Eye For Film >> Movies >> Balibo (2009) Film Review
Reviewed by: Amber Wilkinson
The place may be different but the story is a sickeningly familiar accompaniment to many tales of 'independence' after colonisation. The setting this time is East Timor, a country in south-east Asia - around 500 miles north of Australia - which, until 1975, was under Portugese rule. The departure of the colonists, however, did not mark a new birth for the populace. Instead it offered the looming threat of death as Indonesia plotted to invade the country, finally doing so on December 7, bringing with them the massacre of around 200,000 East Timorese while Australia and the rest of the west developed selective blindness.
Among the dead were five journalists (two Aussies, two Brits and a New Zealander who the government Down Under still maintain were unfortunate victims, caught in the cross-fire. Many, however, including Jill Joliffe - a journalist who met the Five before their deaths - think the situation is a whole lot murkier than that, with the Australian government playing a much more active role. Robert Connolly's film is based on her book Cover-Up and makes a compelling case for the conspiracy alternative.
But if Connolly has a political point to make, he is also acutely aware of the necessity of making a film that people want to go to see - and this is first and foremost a thriller. Weeks after the Balibo Five disappeared, middle-aged Aussie journalist Robert East (played here by Anthony LaPaglia), is approached by a young firebrand Jose Ramos-Horta (Oscar Isaac) who wants someone to come with him to East Timor to document what is happening to his country. Intrigued by the mystery surrounding the disappearance of the young TV journalists, East agrees and finds himself in the unstable country on the brink of invasion.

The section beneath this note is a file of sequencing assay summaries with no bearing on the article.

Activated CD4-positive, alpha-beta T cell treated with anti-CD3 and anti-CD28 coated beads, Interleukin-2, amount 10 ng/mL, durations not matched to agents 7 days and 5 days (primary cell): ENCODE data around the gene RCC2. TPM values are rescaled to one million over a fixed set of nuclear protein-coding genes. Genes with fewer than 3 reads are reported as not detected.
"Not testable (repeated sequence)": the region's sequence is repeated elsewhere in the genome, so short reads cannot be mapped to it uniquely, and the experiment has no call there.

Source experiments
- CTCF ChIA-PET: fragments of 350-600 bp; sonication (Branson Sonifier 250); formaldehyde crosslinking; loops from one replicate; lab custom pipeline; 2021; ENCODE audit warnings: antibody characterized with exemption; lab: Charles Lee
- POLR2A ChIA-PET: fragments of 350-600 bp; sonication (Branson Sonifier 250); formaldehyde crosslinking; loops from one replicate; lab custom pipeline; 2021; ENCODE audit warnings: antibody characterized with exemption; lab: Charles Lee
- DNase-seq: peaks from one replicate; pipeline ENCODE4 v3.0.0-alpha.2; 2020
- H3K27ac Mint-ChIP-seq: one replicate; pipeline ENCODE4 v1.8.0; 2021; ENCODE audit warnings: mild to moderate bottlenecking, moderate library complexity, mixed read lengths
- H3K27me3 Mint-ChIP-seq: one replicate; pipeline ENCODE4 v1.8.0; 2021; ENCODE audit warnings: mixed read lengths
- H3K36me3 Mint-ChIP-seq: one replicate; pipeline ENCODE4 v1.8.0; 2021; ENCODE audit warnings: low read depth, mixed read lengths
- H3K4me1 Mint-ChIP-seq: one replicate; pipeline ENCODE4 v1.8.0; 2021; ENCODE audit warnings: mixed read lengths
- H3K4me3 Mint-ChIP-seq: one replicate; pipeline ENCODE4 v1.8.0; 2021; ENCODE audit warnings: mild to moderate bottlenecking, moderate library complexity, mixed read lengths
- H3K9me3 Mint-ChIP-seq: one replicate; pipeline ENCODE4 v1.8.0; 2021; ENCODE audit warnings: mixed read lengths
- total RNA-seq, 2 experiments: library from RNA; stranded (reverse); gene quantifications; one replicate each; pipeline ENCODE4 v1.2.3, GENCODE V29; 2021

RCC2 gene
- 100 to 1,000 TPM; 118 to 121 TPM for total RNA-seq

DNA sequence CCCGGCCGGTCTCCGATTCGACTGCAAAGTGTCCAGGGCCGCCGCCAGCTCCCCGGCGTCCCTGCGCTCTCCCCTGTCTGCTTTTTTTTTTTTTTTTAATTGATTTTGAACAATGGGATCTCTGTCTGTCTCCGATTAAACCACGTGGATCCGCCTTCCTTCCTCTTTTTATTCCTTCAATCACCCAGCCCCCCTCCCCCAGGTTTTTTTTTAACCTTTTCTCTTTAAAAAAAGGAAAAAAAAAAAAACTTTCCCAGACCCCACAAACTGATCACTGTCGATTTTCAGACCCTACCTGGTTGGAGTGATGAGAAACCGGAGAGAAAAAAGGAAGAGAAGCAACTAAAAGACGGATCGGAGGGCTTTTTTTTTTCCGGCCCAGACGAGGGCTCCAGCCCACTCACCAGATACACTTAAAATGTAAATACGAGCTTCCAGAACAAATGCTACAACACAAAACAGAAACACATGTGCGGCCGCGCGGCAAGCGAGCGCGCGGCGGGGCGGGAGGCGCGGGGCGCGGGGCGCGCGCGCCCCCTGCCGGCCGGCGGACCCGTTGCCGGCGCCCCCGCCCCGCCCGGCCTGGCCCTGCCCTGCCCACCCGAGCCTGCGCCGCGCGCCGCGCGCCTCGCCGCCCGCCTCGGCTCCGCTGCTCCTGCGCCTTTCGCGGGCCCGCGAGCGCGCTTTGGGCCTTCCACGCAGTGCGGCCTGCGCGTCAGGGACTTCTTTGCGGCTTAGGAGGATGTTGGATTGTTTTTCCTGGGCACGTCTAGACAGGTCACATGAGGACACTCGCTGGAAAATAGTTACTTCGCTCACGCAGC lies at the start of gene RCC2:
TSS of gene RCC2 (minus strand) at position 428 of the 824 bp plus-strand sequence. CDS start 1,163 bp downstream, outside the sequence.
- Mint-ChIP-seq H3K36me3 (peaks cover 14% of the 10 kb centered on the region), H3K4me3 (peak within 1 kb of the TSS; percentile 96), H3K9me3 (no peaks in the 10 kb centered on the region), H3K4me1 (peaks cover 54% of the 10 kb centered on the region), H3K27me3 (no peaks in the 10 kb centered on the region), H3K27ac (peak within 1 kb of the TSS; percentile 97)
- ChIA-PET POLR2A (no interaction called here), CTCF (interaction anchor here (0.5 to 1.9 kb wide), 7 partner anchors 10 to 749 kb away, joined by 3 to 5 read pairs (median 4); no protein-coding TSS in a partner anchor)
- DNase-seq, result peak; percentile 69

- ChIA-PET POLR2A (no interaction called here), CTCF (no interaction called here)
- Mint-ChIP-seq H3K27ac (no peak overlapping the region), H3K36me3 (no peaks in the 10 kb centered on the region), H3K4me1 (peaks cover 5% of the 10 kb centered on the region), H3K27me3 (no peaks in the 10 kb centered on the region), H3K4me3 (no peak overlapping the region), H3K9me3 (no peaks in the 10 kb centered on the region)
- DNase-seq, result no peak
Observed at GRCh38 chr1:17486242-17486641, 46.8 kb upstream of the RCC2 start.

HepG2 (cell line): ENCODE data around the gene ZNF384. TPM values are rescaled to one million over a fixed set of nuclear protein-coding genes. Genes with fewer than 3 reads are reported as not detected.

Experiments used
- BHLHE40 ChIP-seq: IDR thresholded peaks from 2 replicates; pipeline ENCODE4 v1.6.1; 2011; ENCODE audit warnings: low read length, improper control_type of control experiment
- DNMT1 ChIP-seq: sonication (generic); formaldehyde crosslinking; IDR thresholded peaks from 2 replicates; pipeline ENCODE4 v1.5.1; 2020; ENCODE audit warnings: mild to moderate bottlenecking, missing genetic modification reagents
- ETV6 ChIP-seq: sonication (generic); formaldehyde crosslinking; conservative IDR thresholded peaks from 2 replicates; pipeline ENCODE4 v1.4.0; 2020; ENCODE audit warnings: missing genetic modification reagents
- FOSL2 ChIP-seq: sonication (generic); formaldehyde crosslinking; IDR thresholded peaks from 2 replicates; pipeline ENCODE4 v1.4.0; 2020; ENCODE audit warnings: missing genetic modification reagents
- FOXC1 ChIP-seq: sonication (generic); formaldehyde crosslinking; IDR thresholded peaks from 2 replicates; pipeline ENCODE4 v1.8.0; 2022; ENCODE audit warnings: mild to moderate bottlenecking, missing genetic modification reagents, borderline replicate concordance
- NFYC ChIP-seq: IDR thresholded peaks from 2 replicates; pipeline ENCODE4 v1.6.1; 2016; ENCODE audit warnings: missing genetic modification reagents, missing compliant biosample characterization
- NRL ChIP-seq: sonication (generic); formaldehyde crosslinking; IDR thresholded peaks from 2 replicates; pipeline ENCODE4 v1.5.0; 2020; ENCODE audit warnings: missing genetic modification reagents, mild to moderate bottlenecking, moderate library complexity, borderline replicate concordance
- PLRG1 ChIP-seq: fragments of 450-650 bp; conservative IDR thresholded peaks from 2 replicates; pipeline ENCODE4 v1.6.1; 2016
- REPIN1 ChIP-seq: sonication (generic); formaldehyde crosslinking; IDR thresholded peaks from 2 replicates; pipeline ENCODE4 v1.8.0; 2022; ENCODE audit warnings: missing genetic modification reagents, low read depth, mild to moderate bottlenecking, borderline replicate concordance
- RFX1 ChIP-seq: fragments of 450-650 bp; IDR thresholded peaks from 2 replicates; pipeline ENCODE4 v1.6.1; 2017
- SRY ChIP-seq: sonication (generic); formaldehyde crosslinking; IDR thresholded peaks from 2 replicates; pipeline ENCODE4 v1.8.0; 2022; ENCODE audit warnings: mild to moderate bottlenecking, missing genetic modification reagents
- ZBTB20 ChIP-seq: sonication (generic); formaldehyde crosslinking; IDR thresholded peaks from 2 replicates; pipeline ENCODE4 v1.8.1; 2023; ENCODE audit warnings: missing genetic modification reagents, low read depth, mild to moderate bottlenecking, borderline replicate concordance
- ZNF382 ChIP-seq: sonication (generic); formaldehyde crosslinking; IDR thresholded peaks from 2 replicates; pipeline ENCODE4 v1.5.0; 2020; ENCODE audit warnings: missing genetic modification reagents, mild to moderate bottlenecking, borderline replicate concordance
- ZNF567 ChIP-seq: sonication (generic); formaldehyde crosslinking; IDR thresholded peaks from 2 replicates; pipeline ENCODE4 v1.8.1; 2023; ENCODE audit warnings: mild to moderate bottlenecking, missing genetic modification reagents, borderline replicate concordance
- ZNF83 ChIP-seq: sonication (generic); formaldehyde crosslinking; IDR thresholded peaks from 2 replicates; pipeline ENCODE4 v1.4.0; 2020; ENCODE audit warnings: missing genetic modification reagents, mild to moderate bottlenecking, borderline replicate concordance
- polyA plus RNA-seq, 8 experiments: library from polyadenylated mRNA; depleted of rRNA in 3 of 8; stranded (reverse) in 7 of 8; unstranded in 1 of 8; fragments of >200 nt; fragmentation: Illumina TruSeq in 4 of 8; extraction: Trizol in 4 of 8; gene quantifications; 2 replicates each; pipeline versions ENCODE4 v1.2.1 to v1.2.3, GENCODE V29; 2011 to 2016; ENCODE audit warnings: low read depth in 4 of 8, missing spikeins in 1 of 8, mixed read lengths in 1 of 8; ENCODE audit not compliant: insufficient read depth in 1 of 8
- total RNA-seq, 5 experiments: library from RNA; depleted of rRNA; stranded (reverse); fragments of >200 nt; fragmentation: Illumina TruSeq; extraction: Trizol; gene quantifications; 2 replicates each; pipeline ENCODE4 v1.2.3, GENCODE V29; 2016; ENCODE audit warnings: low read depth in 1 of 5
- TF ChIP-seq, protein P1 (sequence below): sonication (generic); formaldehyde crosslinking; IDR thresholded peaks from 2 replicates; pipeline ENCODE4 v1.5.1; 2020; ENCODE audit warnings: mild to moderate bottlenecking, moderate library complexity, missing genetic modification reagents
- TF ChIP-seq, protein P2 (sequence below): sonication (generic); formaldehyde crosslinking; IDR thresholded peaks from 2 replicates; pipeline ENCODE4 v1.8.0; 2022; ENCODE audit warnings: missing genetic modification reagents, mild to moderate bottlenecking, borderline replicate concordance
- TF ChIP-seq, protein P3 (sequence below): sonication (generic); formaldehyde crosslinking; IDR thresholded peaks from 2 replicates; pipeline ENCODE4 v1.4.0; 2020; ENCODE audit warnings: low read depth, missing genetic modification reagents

Connolly interweaves the story of East's hunt for the truth about the deaths of the hacks, with flashbacks to the story from the perspective of those journalists, using a bleached-out colourscape with an undeniably 'Seventies TV' feel for those passages of the story showing the youngsters as they head towards their doom, while keeping the colours much more 'warm' in the scenes set with East in 'the present'.
This plot structure is the film's biggest flaw. Although choosing to interlink the stories does offer an opportunity to contrast the changes to the country in just three weeks, the constant flipping between the two time periods waters down the tension. It also makes some of what happens to the younger journalists difficult to follow. East's quest is quite straightforward, but the journalists who went before were travelling to various places and there are frequently moments of head-scratching as you try to work out both where they are and who they are encountering at any one time.
LaPaglia is excellent as the reluctant hero, acting as our surrogate as he gradually pieces together the last moves of these young men, but you can't help feeling that a stronger film would have emerged if more time was spent with the Five rather than the One.
Despite its structural instability, Connolly still manages to find plenty of poignancy in the TV journalists' reports - much, presumably, based on film that the actual men shot - and to gather an emotional head of steam for the climatic scenes. A coda using newsreel footage to detail what happened to Ramos-Horta and the country in the years that followed is a powerful and welcome way to 'resolve' the story.Reviewed on: 20 Mar 2010